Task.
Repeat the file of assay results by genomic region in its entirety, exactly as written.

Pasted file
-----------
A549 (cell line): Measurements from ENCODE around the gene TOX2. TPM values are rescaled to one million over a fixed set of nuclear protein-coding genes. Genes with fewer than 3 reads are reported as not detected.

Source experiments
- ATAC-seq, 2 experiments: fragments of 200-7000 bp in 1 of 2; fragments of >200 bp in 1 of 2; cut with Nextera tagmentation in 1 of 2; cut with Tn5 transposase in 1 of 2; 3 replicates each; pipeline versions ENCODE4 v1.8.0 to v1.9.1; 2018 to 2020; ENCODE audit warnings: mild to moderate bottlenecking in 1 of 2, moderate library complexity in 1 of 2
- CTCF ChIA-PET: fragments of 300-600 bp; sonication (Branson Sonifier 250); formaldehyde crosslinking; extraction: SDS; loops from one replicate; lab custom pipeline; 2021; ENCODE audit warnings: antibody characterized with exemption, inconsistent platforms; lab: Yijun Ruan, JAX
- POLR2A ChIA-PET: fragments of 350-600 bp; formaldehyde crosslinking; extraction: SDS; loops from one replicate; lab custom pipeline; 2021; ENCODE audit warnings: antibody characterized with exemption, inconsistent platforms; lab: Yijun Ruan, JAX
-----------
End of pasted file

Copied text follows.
A549 (cell line): Measurements from ENCODE around the gene TOX2. TPM values are rescaled to one million over a fixed set of nuclear protein-coding genes. Genes with fewer than 3 reads are reported as not detected.

Source experiments
- ATAC-seq, 2 experiments: fragments of 200-7000 bp in 1 of 2; fragments of >200 bp in 1 of 2; cut with Nextera tagmentation in 1 of 2; cut with Tn5 transposase in 1 of 2; 3 replicates each; pipeline versions ENCODE4 v1.8.0 to v1.9.1; 2018 to 2020; ENCODE audit warnings: mild to moderate bottlenecking in 1 of 2, moderate library complexity in 1 of 2
- CTCF ChIA-PET: fragments of 300-600 bp; sonication (Branson Sonifier 250); formaldehyde crosslinking; extraction: SDS; loops from one replicate; lab custom pipeline; 2021; ENCODE audit warnings: antibody characterized with exemption, inconsistent platforms; lab: Yijun Ruan, JAX
- POLR2A ChIA-PET: fragments of 350-600 bp; formaldehyde crosslinking; extraction: SDS; loops from one replicate; lab custom pipeline; 2021; ENCODE audit warnings: antibody characterized with exemption, inconsistent platforms; lab: Yijun Ruan, JAX